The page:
South Africa’s government on Monday quietly reversed its decision to send 250,000 Zimbabweans home after terminating their special visas which had allowed them to stay in Africa’s most industrialised country since 2009.
No reasons were provided for the about-turn which came as Zimbabweans had gone to court to fight “cruel” conditions set for them during a 12-month grace period, including a withdrawal of financial services unless one proved that they have applied for a mainstream work permit.
A notice posted on the website of South Africa’s Home Affairs Department said: “Kindly note that Immigration Directive No 10 of 2021 is withdrawn. The contents of this Immigration Directive must please be brought to the attention of all officials and applicants concerned.”
Sharon Ekambaram, head of the Refugee and Migrant Rights Programme at Lawyers for Human Rights in Johannesburg, welcomed the reversal.
“It does call for a debate on how we manage movement in the region without infringing on peoples’ human rights and their dignity,” Ekambaram said.
The plan had been to end the permits on December 31, and allow permit-holders to apply for different visas or be deported after 12 months. It remains unclear what the government now intends to do with the permit holders, with an announcement expected before Christmas.
Before Monday’s surprise U-turn, the Zimbabwe Exemption Permit (ZEP) Holders Association and non-profit organisation African Amity had filed an urgent application before the High Court in Johannesburg to overturn the government decision not to renew the permits.
The permits expire at the end of December 2021, after which the Department of Home Affairs has instructed the holders to apply for “mainstream visas” during a 12-month grace period.
The Home Affairs directive went on to advise companies, employers, learning institutions and banks to discontinue services to those in possession of a ZEP unless they submit proof of their application for a mainstream visa.
Emma Dimairho, deposing for African Amity, said this requirement is impossible to meet, “unreasonable, unfair, cruel and leaves thousands of ZEP holders in jeopardy of losing their jobs” as well as financial services. The earlier decision by Home Affairs would cause irreparable harm unless the court intervenes on an urgent basis, said the court application.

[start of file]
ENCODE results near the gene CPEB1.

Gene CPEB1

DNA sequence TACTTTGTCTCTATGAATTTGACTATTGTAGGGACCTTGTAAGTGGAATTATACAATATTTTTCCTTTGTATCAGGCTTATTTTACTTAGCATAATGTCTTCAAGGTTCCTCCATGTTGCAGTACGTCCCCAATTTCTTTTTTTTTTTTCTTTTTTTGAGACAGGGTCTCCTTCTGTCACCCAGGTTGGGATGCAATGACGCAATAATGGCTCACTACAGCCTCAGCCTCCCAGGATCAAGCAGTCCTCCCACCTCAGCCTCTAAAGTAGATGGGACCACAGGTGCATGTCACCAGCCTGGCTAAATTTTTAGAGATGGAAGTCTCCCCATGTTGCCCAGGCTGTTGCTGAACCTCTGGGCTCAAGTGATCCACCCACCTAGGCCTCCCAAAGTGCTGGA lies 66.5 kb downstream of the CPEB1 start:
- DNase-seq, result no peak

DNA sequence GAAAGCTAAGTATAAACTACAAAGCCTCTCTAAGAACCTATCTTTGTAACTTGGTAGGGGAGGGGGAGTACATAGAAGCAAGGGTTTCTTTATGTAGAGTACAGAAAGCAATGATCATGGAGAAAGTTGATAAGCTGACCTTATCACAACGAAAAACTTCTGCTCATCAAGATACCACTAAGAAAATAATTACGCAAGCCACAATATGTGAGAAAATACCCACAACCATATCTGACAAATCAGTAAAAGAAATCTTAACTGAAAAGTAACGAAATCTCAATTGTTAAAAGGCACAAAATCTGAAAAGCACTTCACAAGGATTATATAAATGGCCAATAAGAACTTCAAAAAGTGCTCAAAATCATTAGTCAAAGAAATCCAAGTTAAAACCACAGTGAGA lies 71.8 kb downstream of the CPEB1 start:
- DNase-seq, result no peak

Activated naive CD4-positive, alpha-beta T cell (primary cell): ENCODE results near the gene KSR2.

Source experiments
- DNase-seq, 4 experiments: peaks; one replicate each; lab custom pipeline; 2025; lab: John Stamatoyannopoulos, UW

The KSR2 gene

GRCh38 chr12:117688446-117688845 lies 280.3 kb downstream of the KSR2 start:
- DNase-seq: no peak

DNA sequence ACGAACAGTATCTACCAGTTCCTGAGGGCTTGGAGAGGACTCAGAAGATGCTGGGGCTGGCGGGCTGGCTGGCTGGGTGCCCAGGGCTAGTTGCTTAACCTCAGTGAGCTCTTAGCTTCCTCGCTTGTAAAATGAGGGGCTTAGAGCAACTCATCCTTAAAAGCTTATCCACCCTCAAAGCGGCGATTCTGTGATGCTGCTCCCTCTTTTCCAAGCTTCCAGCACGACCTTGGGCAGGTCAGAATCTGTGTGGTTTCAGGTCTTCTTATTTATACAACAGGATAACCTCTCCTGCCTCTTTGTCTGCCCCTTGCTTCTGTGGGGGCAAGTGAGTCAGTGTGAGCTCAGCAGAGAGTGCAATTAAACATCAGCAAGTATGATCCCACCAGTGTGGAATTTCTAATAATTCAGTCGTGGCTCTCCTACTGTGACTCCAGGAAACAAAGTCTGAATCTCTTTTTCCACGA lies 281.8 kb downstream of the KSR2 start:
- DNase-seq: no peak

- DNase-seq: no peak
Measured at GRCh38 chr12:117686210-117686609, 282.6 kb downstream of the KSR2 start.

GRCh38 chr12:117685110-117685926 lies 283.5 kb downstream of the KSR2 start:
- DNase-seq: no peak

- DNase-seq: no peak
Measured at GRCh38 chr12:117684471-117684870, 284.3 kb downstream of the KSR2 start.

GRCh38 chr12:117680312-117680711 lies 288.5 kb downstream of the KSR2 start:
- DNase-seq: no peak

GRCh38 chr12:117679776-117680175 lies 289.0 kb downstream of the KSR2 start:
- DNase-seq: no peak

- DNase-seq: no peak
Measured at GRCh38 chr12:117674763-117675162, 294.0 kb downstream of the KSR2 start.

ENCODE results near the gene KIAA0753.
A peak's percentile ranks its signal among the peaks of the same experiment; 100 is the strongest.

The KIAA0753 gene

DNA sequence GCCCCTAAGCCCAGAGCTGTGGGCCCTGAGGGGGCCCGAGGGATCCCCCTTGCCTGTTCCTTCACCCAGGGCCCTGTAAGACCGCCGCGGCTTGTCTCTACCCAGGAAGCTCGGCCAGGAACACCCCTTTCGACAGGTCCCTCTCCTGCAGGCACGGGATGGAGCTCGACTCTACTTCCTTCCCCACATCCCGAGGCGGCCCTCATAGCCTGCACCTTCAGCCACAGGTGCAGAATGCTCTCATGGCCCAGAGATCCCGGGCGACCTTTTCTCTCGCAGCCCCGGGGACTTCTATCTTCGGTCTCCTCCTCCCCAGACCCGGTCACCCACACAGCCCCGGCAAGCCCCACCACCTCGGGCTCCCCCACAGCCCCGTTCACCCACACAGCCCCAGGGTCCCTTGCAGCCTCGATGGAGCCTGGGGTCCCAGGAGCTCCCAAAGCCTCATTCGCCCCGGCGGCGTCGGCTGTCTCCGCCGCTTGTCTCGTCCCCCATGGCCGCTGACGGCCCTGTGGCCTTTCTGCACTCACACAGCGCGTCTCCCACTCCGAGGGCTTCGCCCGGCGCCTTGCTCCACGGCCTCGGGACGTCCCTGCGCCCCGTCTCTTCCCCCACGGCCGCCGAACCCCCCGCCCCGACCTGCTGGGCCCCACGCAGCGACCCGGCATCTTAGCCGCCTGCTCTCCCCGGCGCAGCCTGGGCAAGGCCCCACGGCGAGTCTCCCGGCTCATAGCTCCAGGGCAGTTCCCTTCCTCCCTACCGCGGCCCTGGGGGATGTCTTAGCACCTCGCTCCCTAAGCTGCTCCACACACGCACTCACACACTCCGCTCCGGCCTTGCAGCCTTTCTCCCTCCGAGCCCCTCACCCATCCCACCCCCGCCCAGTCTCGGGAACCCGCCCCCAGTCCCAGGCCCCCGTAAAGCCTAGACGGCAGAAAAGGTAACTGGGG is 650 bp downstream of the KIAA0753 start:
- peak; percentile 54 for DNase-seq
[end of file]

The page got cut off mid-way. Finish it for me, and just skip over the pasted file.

The case was due to be heard on an urgent basis on Tuesday, December 14, but it is not clear if it will still go ahead.
The cabinet’s November 25 decision to end the permits drew a chorus of complaints from human rights groups who argued that Zimbabweans who have been living in South Africa for more than a decade were going to be sent back to a country with few economic opportunities and high levels of political repression.
Had the plan gone through, the Zimbabwean permit-holders’ lives would have been disrupted, with children denied the opportunity to register for school, employers refusing to renew work contracts, and banks denying services or withholding access to accounts, Ekambaram said previously in a letter signed by 46 organisations.
South Africa has a population of about 60 million, including about three million migrants, according to government statistics. Many are Zimbabweans driven south by two decades of politically linked violence and economic collapse. The majority are undocumented and do not hold the permit.
South Africa has been plagued by recurrent bouts of xenophobic violence since at least 2008, with foreigners often accused of taking jobs in a country where a third of the workforce is unemployed.